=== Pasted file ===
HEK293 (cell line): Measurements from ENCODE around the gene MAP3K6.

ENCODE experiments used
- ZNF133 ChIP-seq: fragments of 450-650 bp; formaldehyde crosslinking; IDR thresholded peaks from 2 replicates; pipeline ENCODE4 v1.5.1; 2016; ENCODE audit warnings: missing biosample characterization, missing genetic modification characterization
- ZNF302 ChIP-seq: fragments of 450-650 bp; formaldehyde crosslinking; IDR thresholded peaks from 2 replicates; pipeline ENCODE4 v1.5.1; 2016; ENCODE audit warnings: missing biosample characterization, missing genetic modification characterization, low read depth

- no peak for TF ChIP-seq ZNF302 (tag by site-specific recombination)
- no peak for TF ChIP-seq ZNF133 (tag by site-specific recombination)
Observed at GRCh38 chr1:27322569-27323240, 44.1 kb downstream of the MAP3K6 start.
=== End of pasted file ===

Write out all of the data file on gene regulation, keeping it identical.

HEK293 (cell line): Measurements from ENCODE around the gene MAP3K6.

ENCODE experiments used
- ZNF133 ChIP-seq: fragments of 450-650 bp; formaldehyde crosslinking; IDR thresholded peaks from 2 replicates; pipeline ENCODE4 v1.5.1; 2016; ENCODE audit warnings: missing biosample characterization, missing genetic modification characterization
- ZNF302 ChIP-seq: fragments of 450-650 bp; formaldehyde crosslinking; IDR thresholded peaks from 2 replicates; pipeline ENCODE4 v1.5.1; 2016; ENCODE audit warnings: missing biosample characterization, missing genetic modification characterization, low read depth

- no peak for TF ChIP-seq ZNF302 (tag by site-specific recombination)
- no peak for TF ChIP-seq ZNF133 (tag by site-specific recombination)
Observed at GRCh38 chr1:27322569-27323240, 44.1 kb downstream of the MAP3K6 start.